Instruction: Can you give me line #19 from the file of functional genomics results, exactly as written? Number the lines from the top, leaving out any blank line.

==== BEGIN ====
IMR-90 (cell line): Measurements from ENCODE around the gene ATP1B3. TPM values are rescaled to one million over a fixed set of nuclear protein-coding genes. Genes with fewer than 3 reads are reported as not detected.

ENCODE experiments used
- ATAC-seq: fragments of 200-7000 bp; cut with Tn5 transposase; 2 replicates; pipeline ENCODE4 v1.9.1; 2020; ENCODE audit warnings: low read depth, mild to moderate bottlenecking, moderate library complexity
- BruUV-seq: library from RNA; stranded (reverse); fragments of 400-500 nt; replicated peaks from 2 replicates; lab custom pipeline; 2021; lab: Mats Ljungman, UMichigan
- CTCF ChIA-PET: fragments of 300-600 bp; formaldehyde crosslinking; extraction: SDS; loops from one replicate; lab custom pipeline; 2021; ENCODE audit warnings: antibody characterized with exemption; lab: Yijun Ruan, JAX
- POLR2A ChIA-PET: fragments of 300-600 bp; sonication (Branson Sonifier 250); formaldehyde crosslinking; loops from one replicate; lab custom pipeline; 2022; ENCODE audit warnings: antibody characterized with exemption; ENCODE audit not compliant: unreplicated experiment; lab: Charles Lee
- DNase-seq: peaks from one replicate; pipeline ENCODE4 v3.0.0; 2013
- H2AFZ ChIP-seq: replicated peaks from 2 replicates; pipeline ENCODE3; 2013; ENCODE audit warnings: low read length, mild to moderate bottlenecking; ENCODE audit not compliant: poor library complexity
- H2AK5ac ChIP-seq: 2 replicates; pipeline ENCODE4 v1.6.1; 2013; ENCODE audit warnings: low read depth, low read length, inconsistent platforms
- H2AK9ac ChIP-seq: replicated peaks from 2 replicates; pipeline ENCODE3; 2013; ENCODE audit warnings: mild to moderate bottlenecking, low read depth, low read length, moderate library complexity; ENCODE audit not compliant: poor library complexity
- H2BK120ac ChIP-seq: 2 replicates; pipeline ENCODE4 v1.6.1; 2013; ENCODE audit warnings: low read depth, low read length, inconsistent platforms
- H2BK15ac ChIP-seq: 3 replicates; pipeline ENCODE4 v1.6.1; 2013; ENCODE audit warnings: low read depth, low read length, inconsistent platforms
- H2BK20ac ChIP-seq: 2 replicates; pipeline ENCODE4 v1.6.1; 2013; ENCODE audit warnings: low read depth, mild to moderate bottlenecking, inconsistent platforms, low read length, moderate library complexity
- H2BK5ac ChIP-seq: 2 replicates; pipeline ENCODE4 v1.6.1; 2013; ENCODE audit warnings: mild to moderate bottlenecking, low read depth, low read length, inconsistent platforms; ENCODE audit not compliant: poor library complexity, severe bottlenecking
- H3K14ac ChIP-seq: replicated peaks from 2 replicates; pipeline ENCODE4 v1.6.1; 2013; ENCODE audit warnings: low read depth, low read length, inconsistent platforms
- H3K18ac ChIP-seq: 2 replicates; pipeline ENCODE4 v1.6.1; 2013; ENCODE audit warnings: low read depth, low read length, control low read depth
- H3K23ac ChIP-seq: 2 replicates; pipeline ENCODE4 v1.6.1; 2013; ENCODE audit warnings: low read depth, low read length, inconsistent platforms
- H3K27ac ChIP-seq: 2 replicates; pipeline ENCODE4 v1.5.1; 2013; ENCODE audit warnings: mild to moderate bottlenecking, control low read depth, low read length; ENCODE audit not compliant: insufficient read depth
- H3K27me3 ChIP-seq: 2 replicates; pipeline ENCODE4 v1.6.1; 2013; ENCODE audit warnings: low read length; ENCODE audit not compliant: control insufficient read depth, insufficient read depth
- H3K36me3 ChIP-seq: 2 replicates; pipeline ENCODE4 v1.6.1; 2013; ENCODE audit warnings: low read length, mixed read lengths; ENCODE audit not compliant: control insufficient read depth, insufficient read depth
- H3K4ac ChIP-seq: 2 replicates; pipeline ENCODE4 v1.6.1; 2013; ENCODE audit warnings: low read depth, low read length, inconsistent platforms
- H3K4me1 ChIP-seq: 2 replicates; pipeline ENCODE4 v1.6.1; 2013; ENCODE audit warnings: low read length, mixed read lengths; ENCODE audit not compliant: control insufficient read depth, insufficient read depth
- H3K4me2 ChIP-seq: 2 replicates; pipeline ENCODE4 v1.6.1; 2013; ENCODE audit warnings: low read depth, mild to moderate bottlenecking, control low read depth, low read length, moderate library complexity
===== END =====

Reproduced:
- H3K27me3 ChIP-seq: 2 replicates; pipeline ENCODE4 v1.6.1; 2013; ENCODE audit warnings: low read length; ENCODE audit not compliant: control insufficient read depth, insufficient read depth